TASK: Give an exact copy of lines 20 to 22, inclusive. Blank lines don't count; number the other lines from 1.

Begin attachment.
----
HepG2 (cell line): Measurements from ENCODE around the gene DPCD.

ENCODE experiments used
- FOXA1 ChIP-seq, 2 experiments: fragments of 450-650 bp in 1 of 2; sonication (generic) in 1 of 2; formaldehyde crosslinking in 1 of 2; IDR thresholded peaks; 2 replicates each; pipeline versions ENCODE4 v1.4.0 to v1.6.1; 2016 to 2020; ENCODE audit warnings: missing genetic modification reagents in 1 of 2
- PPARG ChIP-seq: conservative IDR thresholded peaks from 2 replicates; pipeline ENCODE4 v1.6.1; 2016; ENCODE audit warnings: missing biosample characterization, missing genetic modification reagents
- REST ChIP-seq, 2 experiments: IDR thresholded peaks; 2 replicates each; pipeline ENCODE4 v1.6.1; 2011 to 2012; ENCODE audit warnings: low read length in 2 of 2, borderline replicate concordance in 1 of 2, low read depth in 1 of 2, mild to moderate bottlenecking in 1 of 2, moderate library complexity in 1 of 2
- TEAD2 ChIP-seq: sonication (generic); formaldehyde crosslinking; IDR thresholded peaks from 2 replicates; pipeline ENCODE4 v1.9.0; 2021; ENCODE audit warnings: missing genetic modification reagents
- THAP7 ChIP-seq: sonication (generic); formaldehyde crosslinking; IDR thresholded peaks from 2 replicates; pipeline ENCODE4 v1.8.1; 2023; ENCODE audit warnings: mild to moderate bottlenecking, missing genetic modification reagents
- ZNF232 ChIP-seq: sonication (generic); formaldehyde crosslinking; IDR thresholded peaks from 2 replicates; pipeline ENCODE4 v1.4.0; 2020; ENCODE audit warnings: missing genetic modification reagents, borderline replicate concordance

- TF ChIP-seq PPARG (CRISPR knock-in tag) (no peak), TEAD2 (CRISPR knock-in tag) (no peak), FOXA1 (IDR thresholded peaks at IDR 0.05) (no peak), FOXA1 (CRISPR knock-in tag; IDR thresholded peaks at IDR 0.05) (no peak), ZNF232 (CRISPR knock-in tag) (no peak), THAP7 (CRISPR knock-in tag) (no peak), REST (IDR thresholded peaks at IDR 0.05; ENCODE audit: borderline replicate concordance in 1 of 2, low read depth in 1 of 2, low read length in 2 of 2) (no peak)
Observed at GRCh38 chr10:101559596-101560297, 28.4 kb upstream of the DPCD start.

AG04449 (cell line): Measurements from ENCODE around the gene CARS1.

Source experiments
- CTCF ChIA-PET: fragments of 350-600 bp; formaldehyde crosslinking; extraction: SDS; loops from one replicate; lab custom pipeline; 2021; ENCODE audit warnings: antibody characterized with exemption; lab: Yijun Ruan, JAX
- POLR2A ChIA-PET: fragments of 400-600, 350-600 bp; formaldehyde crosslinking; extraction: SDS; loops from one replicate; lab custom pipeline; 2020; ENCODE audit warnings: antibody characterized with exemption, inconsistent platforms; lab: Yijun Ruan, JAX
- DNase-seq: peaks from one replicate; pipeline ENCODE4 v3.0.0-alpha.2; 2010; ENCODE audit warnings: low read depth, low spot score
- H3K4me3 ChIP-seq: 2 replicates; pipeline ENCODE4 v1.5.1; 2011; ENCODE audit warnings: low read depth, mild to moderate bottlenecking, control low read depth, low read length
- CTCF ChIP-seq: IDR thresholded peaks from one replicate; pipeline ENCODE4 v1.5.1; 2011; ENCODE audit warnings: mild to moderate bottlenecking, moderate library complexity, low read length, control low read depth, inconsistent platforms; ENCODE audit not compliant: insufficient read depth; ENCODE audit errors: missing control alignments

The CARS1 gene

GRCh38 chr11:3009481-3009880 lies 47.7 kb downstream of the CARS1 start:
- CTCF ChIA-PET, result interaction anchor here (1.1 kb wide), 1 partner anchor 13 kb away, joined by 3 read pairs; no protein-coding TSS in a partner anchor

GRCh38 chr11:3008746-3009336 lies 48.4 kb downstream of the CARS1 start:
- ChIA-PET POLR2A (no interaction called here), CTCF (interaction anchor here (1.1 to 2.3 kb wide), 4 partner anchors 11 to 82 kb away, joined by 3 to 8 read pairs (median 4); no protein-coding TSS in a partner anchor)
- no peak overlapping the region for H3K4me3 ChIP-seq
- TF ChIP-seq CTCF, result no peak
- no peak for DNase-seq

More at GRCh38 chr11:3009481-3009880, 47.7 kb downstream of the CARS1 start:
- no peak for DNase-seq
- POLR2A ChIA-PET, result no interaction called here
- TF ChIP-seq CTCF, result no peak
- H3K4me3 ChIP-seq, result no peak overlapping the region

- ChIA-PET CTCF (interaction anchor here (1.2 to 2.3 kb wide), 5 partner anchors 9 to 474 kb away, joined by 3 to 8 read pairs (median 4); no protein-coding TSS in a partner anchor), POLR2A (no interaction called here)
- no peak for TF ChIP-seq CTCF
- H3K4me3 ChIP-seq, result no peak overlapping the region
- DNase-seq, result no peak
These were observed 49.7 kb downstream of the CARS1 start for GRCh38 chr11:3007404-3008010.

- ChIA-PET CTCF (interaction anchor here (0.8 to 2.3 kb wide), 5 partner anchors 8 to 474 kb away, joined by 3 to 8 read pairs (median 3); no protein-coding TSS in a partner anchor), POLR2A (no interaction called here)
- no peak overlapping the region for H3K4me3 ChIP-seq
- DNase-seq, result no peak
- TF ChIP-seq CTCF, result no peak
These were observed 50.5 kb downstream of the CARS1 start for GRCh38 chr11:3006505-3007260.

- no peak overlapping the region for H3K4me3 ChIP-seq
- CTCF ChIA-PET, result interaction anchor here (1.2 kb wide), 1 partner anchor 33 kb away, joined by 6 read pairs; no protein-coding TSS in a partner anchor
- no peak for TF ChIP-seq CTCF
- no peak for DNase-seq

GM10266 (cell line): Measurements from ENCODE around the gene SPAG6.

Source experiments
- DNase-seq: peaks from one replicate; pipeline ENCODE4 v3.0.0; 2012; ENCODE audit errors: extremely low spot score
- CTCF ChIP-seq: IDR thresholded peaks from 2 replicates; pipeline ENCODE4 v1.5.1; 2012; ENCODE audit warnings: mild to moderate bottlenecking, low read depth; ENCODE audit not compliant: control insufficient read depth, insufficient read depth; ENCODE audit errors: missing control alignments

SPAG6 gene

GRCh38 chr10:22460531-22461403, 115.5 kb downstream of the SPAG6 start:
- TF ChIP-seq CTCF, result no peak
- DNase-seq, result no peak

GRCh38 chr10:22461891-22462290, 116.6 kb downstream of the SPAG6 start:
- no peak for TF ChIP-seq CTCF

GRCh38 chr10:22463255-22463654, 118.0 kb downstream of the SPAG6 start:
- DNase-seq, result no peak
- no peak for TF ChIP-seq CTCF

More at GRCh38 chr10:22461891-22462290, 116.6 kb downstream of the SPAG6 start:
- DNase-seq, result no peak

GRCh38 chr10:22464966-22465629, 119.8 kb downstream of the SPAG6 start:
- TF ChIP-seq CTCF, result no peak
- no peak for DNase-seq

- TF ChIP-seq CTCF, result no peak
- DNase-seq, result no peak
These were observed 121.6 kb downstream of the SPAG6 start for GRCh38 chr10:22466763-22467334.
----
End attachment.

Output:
- CTCF ChIA-PET, result interaction anchor here (1.1 kb wide), 1 partner anchor 13 kb away, joined by 3 read pairs; no protein-coding TSS in a partner anchor

GRCh38 chr11:3008746-3009336 lies 48.4 kb downstream of the CARS1 start:
- ChIA-PET POLR2A (no interaction called here), CTCF (interaction anchor here (1.1 to 2.3 kb wide), 4 partner anchors 11 to 82 kb away, joined by 3 to 8 read pairs (median 4); no protein-coding TSS in a partner anchor)